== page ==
To save you time from rattling through all your accomplishments in a long,
dull prose piece, both scholarships ask you to list your activities and honors,
the Rhodes on a separate document and the Marshall in answer to certain on-line application questions. Here are a few suggestions:
- The selectors are not from
Reed. Do not use acronyms, names and phrases that are not in use
beyond Reed's boundaries. Where possible, give details and the
impact you made. A president of an organization of five is not as
important as a president of an organization of five hundred, and so the
selectors need full information.
- I might here suggest
hanging indentations, the "hanging" line being the name of the
activity, organization, etc. and the "indentation" being the
- If the lists are
getting long, consider grouping your activities under subheads. Subheads could include the
following: Honors, awards, prizes and scholarships; Research
experience; Volunteer services and advocacy work; Extracurricular and
community activities; Athletic distinctions; Foreign study.
- These lists are important to
demonstrate your well-rounded nature in both academics and other
interests. When you write your "story," you may be
focusing on a few activities and experiences that hang together as a
cohesive narrative. Even if that story seems focused on depth, that is no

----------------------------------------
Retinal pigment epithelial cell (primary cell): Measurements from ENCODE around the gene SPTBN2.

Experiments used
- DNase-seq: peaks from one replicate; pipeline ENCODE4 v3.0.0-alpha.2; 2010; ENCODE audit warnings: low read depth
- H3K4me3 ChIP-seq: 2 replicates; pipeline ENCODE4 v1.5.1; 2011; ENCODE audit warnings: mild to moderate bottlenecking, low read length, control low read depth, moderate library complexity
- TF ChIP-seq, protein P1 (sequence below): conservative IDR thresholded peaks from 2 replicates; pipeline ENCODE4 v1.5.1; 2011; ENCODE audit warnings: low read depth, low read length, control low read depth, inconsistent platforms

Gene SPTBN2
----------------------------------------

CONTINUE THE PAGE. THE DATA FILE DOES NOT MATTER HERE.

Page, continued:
problem in itself because these lists should offer balance in terms of breadth.
- In demonstrating your
leadership capabilities, mere membership lists are pointless. The
selectors will want to witness a sense of progress over a period of time
-- the impact you yourself made, the outreach for which you were
responsible. Even if you founded an organization, the selectors will
want to know numbers, impact and whether the organization continued after
- Rather than having a
hodgepodge list of lots of memberships, fewer more meaningful activities
which show sustained commitment (at least two years) are much more attractive.
- Do not devote too much space to your pre-college life unless you have one or two major achievements you think will help fill out the portrait of you. (The Mitchell explicitly does not want any high school activities or awards listed.) Conversely, a sudden influx of activities
in the junior year is rather obvious.
- Be scrupulously honest.
If you list an ability to speak German, you might very well be asked in
interview to translate and explain "Dass wir aufhören zu existieren, wenn ihr
aufhört, an uns zu denken." If you claim to play cricket, you
might be asked what a "square leg" is. If you imply you can sing opera, get ready to belt out a classic.
Back to Rhodes &
"Writing your story"